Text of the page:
Political parties represent different ways of protecting national interests and the individual rights and safety of Nigerian citizens. A political party is a group of people who take part in an election in order to govern or rule a country. Political parties play very important roles in society. Competition among parties may lead to conflict.
The social environment can therefore be seen as a web of interactions among numerous social groups and persons whose interactions depend on the expectations they have of one another. In modern Nigeria, the rise of religious, political and ethnic associations is an important aspect of our democratic culture. Ethnic groups seek to protect the rights of their territories and lay claim to the resources of their states. Competition among them may also lead to conflicts. The religious organisations represent a departure from traditional forms of worship that are less in line with modern needs that people have. In some cases, the very good aspects of our culture, such as music, have been integrated into modern forms of worship. This is good because it shows the influence of the world becoming a global village, and the local culture influencing the world in the area of religion.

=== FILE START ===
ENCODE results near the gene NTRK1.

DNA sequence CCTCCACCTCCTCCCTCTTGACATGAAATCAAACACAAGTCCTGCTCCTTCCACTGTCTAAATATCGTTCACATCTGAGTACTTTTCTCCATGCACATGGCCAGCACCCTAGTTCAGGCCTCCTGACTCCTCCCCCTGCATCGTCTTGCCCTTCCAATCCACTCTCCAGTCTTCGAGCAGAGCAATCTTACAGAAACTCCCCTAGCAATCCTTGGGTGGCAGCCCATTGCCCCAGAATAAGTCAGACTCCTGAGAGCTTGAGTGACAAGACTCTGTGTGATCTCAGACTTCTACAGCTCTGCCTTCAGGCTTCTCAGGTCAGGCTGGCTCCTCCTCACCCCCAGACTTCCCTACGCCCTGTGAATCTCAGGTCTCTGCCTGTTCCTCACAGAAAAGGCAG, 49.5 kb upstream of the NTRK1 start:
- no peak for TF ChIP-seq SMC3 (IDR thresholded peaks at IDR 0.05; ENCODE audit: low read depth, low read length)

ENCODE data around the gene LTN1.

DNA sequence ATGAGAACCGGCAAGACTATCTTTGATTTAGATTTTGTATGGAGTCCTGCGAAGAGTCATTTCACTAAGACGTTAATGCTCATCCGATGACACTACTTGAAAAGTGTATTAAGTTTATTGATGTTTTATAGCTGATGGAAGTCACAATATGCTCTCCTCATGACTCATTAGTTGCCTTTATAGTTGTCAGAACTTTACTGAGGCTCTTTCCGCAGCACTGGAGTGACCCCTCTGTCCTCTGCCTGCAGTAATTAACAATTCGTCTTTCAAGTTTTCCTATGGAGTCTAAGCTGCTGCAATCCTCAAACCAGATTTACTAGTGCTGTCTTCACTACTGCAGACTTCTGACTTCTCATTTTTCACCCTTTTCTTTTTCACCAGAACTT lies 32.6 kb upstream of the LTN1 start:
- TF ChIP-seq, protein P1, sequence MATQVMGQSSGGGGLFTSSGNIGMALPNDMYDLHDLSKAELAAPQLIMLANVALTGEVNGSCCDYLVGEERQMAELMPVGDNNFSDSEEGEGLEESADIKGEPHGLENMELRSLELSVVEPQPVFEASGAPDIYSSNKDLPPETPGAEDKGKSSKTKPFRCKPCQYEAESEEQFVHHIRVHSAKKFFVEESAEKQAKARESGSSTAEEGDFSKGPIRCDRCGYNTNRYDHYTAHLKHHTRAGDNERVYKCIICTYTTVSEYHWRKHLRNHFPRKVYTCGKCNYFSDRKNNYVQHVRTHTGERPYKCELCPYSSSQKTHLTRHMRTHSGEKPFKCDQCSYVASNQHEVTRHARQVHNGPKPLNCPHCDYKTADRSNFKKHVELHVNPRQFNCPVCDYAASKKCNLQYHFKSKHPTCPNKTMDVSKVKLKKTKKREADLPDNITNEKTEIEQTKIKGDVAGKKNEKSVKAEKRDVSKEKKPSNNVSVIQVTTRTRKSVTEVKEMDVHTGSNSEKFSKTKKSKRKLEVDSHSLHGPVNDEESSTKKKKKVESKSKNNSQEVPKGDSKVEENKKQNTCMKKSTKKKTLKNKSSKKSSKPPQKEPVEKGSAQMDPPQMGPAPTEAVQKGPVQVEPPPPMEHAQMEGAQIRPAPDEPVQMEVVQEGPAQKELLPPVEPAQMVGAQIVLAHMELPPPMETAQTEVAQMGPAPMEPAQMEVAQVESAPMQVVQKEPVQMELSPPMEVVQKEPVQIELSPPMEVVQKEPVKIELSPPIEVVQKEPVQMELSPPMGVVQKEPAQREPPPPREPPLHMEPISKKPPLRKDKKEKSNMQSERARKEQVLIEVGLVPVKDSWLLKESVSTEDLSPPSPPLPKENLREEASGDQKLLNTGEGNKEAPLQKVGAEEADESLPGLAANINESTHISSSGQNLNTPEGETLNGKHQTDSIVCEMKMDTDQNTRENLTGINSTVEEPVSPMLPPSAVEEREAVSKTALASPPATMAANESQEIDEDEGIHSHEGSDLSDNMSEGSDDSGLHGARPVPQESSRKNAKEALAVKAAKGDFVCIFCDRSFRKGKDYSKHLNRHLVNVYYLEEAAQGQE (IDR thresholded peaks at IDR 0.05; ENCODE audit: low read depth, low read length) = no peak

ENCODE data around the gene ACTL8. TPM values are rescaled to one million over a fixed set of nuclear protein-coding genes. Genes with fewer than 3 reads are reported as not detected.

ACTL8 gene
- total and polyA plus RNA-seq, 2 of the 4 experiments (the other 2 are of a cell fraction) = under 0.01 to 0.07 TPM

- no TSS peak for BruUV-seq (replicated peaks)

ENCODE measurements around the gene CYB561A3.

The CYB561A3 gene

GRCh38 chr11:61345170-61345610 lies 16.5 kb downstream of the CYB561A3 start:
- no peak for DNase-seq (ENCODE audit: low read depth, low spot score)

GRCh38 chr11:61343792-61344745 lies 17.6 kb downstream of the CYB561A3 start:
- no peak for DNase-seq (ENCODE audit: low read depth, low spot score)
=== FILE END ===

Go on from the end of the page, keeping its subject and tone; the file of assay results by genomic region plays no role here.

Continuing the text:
Characteristics Of Secondary Social Groups
i. Membership of secondary social groups is usually voluntary and by choice.
ii. Secondary social groups are the next place where individuals receive socialisation after the primary setting.
iii. Relationships in secondary social groups are usually impersonal and formal. Members act in accordance with laid down rules and regulations.
iv. Relationships in secondary social groups are organised around specific purposes. For example, political parties want to win an election and teachers’ associations seek to protect the interests of teachers.
1. What are social groups?
2. Mention and explain the types of social groups you have learnt.
3. State five characteristics of each of the social groups studied.
Did you provide the right answers without looking back at the note? Kudos!!